Monday, November 5, 2018

Beloved Saints

All Saints B, 2018, Readings can be found here


I am well aware of what’s going on out there. Of the news and the polls, the hopes and the fears.

I can tell you, within a penny, how much our community needs in order to not just sustain our ministries, but to thrive and grow.

But, for now, let it go. Let it go, let it all go,

And, sit.

For just a moment, sit.

There is no place you need to be, but here.

No errands. No homework. No campaign trail. No work. No sports. No chores.

No kitchen to clean or leaves to rake.

Just, here.

Here. At church.

Where we will lift our voices in prayer. Where we will reach our hands so that they might be filled.

Here, where we simply need to be, in order to be enough.   

So be here, be enough, and know that you are beloved.

God doesn’t care about your grades, or about your job, or about that promotion, or about anything, other than the beautiful and amazing reality that is you. You as a beloved child of God—you don’t have to earn it, you don’t have to prove yourself, you don’t have to do anything, but be.

So, be.

Be here, here in this place and know that you are surrounded by a great company of saints--the living and the dead, sinner and saint alike. As babies’ fuss, and parents hush. Be here.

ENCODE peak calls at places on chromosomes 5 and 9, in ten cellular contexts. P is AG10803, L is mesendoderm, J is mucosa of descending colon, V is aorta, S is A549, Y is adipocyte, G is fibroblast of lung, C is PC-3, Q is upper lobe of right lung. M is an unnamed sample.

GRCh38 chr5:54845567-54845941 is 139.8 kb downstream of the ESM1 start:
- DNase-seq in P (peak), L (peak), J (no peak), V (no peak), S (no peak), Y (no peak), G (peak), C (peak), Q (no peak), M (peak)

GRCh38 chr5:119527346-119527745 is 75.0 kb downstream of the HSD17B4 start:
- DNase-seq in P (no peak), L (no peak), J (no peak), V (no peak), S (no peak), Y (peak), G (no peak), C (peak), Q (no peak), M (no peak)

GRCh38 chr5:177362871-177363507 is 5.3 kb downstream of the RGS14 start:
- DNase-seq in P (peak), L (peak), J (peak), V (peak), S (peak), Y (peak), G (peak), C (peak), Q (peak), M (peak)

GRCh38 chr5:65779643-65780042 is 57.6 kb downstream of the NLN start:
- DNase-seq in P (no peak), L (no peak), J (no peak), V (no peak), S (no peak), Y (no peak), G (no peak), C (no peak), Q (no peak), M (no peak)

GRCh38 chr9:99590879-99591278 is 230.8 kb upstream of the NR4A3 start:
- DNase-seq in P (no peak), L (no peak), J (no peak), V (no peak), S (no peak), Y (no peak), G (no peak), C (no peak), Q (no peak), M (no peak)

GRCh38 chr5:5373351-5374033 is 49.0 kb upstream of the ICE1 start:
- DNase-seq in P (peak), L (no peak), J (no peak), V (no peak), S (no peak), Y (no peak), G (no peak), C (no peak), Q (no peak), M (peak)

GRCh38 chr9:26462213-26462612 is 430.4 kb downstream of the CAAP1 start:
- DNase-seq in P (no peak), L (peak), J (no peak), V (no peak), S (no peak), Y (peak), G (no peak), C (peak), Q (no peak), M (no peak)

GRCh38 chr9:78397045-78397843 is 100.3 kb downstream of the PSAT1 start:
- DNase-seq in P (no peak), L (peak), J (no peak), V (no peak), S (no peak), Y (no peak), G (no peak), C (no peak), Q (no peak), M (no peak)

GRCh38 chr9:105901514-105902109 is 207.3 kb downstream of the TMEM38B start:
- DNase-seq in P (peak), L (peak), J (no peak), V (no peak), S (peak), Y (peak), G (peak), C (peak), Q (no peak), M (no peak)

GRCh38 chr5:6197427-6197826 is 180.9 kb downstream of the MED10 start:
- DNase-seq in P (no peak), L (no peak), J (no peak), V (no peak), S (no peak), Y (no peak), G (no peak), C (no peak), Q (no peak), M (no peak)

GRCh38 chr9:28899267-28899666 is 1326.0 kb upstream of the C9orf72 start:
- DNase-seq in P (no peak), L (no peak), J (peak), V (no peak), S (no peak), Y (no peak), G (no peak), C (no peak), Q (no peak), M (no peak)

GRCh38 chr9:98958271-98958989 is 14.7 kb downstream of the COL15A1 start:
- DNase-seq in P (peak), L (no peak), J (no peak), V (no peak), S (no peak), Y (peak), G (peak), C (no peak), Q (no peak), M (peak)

Be here. In this place that brings together the generations. Be here, in this time that transcends all time.

In ancient words and customs, in future hopes and dreams, we gather. And in our gathering all time is compressed into this time, this moment. This moment, when we remember the dead, celebrate amongst the living, and prepare a place for those who have yet to be born.  Today, the sanctuary is crowded--crowded with the past, the present and the future of this place, and of all of us, and of all those we have loved.

And, this, this transcendent and powerful moment is one in which we simply need to be, to be in the moment, so that we might be fully present to our past and our future and all those we have loved and hope to love. This moment feels like a miracle—a miracle pointing to God’s love for us in the midst of our joys and our sorrows, our laughter and our tears. God’s love, always.

Can you see? Can you see how the home of God is among us?

Among us, in this time and this place amongst these people. The home of God is among us. And we will celebrate with bread and with wine, with water and with the Spirit, God’s love and generous invitation to each of us to partake fully of the feast that has been prepared for us and for all of creation.

Can you hear it? Can you feel it? Can you sense the possibilities and the promises, the covenants and the commitments?

All come to bear in this time and this place.

And, doesn’t the church feel alive today? It feels alive because we are alive, it feels alive because we have gathered!

Gathered to baptize, gathered to mourn, gathered to share, gathered to celebrate.

Gathered together on a day the church has set aside to remember and celebrate all of the saints that God has placed among us, now and in the distant past.